Good for itself that the newborn nine-college alliance, dubbed C9, has shied away from comparing itself to the Ivy League in the United States. Though some anxious to see "world-class" colleges on Chinese soil are already referring to it as the Chinese version of the Ivy League, a lot is to be done for the C9 to even be a look-alike.|
The authorities might be eager to have their own institutions of higher learning on the list of the world's most prestigious schools. The so-called Project 985 has the specific aim of creating "world class" Chinese colleges. Nine candidates were singled out to receive special State sponsorship in that race. Now they are in alliance. And C9 members are frank about their goal being to become "world class".
That mission can be easy and difficult. Difficult, because we all know how far higher education in this country has lagged behind over the past decades. And easy, because there is no definite yardstick out there.
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The inherent ambiguity in the label "world class" aside, there is plenty waiting to be addressed for the C9 to really work. We are not sure how far the C9 can go in the real world. But the blueprint does promise some meaningful breakthroughs in the current regime - the idea of mutual complementarity and resource-sharing in particular.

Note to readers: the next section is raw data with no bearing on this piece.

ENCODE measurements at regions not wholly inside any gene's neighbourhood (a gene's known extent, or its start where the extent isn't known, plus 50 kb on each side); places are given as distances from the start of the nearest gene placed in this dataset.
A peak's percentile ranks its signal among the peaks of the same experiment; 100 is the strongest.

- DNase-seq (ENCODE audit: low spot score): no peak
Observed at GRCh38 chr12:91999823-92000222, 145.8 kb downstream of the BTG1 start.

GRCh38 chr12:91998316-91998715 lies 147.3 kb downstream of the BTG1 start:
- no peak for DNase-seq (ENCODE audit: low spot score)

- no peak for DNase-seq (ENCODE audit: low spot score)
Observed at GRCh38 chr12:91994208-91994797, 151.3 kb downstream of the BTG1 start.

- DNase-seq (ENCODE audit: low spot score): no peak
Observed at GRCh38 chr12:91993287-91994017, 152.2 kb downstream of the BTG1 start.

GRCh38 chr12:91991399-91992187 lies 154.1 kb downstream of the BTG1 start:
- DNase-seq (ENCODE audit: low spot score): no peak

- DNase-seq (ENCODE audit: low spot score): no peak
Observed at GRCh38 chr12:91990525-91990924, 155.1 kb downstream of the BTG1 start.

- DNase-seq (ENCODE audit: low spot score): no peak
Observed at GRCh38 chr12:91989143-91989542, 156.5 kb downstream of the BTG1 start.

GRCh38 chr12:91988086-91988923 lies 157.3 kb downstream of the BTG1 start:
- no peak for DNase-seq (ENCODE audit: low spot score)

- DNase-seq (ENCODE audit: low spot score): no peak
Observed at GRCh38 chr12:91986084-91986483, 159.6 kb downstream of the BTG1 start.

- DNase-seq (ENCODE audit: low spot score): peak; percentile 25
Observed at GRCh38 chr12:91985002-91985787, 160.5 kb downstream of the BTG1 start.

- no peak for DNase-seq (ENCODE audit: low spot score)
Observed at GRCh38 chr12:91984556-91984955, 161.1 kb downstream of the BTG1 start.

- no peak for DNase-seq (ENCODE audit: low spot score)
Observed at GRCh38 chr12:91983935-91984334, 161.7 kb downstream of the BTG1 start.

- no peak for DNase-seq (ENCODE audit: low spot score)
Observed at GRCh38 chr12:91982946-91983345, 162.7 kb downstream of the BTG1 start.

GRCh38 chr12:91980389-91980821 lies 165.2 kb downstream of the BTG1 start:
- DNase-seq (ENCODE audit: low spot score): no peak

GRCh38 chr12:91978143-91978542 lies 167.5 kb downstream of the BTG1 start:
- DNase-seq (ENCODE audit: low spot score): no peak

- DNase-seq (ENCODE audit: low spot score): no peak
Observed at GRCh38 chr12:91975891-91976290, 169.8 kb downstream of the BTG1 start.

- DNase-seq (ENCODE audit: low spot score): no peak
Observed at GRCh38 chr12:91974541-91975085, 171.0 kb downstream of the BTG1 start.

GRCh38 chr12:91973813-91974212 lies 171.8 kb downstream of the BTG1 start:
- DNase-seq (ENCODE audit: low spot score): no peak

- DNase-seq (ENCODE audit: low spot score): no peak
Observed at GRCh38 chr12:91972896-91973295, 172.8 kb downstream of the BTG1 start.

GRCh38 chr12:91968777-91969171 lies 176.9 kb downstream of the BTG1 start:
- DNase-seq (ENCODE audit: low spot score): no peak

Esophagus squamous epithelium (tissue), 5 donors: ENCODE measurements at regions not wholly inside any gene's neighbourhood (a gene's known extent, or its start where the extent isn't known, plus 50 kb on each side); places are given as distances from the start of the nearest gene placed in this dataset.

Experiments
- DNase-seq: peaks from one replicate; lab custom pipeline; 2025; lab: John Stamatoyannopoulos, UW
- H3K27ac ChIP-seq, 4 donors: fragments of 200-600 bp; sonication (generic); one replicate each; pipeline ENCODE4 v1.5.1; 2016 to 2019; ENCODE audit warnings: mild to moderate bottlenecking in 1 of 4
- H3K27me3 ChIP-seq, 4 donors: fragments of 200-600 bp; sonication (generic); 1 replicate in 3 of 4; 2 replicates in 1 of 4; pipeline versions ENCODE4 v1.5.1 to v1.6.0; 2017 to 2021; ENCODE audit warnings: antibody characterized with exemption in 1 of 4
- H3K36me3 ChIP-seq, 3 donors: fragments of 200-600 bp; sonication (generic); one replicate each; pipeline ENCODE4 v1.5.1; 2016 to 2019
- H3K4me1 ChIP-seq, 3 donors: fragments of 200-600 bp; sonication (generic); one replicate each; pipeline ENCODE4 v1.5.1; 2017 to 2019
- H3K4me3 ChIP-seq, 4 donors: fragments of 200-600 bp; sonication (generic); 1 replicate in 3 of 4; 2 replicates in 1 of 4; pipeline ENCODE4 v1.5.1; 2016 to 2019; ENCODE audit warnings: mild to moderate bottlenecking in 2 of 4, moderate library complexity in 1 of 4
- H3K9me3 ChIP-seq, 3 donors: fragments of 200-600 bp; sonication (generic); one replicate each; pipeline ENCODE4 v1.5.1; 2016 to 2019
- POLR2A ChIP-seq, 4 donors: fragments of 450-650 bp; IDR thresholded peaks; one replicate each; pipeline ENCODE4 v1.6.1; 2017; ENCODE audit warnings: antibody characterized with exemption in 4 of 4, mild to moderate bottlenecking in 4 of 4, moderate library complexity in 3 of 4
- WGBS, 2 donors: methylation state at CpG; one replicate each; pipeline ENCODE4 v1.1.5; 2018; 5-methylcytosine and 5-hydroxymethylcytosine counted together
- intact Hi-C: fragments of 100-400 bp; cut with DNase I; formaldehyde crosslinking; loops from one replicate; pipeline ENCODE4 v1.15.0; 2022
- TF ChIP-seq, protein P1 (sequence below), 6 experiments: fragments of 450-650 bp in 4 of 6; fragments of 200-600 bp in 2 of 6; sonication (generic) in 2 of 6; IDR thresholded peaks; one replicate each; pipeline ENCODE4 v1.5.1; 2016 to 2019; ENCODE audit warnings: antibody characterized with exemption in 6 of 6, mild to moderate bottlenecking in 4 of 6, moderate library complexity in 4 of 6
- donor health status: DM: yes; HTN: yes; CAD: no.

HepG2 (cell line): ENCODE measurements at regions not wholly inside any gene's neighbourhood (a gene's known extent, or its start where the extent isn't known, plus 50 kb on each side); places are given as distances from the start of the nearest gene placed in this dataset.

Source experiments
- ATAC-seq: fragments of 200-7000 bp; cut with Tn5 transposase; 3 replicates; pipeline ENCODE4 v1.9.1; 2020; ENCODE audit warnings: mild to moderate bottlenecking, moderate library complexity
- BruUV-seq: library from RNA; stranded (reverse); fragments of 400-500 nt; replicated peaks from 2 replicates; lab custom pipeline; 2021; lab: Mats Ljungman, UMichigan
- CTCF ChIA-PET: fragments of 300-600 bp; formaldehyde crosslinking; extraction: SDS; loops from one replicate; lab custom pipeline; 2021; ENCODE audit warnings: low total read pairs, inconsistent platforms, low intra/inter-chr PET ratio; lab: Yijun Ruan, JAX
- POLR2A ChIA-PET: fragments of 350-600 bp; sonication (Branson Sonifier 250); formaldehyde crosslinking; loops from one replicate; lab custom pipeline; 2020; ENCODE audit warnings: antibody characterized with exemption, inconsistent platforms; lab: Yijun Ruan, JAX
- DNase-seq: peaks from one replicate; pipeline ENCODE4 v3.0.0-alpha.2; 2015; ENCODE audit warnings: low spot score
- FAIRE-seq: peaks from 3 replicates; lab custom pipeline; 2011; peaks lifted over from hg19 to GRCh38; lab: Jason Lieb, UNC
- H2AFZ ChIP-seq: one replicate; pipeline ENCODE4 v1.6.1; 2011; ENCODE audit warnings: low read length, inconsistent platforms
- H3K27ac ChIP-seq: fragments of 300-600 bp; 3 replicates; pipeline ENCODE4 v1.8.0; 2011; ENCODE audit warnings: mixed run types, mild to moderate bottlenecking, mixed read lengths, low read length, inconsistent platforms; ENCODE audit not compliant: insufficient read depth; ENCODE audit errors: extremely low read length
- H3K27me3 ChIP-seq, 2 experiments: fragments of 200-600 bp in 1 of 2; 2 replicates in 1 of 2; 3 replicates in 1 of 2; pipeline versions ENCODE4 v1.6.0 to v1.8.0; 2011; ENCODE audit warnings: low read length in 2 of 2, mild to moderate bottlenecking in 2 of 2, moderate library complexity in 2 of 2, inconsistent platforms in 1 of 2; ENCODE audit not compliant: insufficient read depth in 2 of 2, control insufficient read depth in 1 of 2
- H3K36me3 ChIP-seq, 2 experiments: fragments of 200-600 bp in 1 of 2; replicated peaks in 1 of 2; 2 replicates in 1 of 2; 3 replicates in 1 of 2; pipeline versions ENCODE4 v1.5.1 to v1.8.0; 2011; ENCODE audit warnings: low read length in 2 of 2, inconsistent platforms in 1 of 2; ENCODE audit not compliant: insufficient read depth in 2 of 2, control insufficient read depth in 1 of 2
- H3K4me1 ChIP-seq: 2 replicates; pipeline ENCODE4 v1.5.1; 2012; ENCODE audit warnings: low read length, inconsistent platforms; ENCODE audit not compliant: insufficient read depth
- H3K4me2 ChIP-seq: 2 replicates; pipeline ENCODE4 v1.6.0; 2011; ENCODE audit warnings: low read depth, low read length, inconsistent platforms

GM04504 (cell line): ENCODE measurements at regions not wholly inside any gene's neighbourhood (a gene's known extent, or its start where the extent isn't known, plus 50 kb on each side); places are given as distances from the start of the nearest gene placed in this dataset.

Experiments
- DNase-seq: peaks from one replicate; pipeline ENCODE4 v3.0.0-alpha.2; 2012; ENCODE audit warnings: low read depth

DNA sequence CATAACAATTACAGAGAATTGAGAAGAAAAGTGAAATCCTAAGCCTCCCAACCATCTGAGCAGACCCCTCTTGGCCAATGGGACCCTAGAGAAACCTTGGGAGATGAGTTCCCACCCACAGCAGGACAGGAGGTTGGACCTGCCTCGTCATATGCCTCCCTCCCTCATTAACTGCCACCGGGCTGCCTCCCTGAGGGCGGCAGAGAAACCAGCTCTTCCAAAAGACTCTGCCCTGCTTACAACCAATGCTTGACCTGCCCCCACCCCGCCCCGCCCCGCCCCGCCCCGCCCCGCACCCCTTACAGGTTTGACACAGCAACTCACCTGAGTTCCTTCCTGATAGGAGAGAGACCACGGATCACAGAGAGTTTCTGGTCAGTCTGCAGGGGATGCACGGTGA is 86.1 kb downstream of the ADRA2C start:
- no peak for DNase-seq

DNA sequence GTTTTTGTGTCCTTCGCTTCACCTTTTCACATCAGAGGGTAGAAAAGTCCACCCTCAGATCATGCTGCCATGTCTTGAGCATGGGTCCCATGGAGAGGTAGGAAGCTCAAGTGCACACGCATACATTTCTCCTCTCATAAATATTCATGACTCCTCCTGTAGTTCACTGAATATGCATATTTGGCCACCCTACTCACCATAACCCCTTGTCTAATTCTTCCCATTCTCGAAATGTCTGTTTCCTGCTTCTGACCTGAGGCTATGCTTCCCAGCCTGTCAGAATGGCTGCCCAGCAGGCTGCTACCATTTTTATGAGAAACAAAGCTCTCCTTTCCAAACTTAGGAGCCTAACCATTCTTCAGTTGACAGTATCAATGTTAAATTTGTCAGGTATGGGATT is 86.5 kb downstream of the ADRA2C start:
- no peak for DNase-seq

The schools agreed on mutual credit recognition, student exchanges, training of teaching staff, jointly sponsoring summer schools and more. Which, once executed as expected, will surely broaden the horizon and thus prospects for students of the member schools. That is the main reason why we hope the C9 can ultimately honor its promises. Allowing students to take full advantage of the strengths of nine schools is otherwise impossible at this point.
One of the recent changes in the landscape of Chinese higher education is the emergence of ultra-large campuses. In order to make competitive schools stronger, or help lesser schools survive, many colleges have been merged. Yet in many cases, the unification remains superficial in the absence of genuine integration of resources and even management philosophies. The C9, however, aspires for inter-campus integration. For that alone the alliance merits endorsement. How the C9 works that out should be exemplary for other schools.
So it does not matter whether the C9 will someday qualify for being called a Chinese-edition Ivy League, or when it becomes "world class." Instead of those useless games with labels and words, we would rather see down-to-earth efforts to improve the way our colleges are run, and to make sure our students learn what higher education is supposed to deliver.
(China Daily 10/21/2009 page8)